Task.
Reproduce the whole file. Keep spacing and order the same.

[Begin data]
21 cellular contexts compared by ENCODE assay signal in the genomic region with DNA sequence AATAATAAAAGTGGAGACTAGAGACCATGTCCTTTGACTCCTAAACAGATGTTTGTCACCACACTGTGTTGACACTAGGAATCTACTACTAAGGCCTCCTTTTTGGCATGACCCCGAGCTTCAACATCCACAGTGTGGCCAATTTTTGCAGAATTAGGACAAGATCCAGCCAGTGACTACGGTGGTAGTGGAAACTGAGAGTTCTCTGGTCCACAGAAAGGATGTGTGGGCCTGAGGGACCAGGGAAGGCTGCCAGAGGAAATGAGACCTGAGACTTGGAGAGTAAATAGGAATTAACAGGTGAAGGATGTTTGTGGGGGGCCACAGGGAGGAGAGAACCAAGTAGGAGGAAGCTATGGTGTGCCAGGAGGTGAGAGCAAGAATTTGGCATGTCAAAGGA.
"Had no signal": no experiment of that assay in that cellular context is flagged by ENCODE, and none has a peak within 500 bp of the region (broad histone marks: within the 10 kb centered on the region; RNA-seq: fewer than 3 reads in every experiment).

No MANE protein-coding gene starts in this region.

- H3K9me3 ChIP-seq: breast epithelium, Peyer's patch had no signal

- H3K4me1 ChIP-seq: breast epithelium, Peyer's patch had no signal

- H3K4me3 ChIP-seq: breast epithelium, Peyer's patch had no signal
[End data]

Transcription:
21 cellular contexts compared by ENCODE assay signal in the genomic region with DNA sequence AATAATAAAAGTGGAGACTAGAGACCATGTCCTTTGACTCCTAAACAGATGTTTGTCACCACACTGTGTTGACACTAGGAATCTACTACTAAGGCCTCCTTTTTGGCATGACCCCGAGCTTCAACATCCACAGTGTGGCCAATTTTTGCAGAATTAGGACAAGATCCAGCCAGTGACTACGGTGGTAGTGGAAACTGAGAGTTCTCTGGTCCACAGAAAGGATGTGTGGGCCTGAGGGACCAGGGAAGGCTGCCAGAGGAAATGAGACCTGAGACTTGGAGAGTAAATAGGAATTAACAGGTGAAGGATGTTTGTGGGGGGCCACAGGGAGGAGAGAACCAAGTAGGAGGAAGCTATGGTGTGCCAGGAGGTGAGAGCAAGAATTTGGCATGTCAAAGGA.
"Had no signal": no experiment of that assay in that cellular context is flagged by ENCODE, and none has a peak within 500 bp of the region (broad histone marks: within the 10 kb centered on the region; RNA-seq: fewer than 3 reads in every experiment).

No MANE protein-coding gene starts in this region.

- H3K9me3 ChIP-seq: breast epithelium, Peyer's patch had no signal

- H3K4me1 ChIP-seq: breast epithelium, Peyer's patch had no signal

- H3K4me3 ChIP-seq: breast epithelium, Peyer's patch had no signal